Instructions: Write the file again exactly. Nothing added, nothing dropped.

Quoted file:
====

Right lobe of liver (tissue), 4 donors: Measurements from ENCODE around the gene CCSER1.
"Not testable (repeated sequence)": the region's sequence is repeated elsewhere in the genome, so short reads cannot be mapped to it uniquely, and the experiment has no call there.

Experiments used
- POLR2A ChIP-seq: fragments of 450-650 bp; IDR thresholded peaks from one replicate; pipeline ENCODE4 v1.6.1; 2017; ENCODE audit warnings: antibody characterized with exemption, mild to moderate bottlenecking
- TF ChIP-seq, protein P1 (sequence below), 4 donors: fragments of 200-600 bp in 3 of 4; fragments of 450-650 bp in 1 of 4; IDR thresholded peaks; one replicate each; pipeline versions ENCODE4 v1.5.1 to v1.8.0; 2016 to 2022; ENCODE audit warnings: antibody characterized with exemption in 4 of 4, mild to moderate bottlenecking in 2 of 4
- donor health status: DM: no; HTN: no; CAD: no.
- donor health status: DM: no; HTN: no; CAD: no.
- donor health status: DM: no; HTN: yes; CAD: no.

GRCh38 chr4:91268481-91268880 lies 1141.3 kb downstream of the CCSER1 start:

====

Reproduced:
Right lobe of liver (tissue), 4 donors: Measurements from ENCODE around the gene CCSER1.
"Not testable (repeated sequence)": the region's sequence is repeated elsewhere in the genome, so short reads cannot be mapped to it uniquely, and the experiment has no call there.

Experiments used
- POLR2A ChIP-seq: fragments of 450-650 bp; IDR thresholded peaks from one replicate; pipeline ENCODE4 v1.6.1; 2017; ENCODE audit warnings: antibody characterized with exemption, mild to moderate bottlenecking
- TF ChIP-seq, protein P1 (sequence below), 4 donors: fragments of 200-600 bp in 3 of 4; fragments of 450-650 bp in 1 of 4; IDR thresholded peaks; one replicate each; pipeline versions ENCODE4 v1.5.1 to v1.8.0; 2016 to 2022; ENCODE audit warnings: antibody characterized with exemption in 4 of 4, mild to moderate bottlenecking in 2 of 4
- donor health status: DM: no; HTN: no; CAD: no.
- donor health status: DM: no; HTN: no; CAD: no.
- donor health status: DM: no; HTN: yes; CAD: no.

GRCh38 chr4:91268481-91268880 lies 1141.3 kb downstream of the CCSER1 start: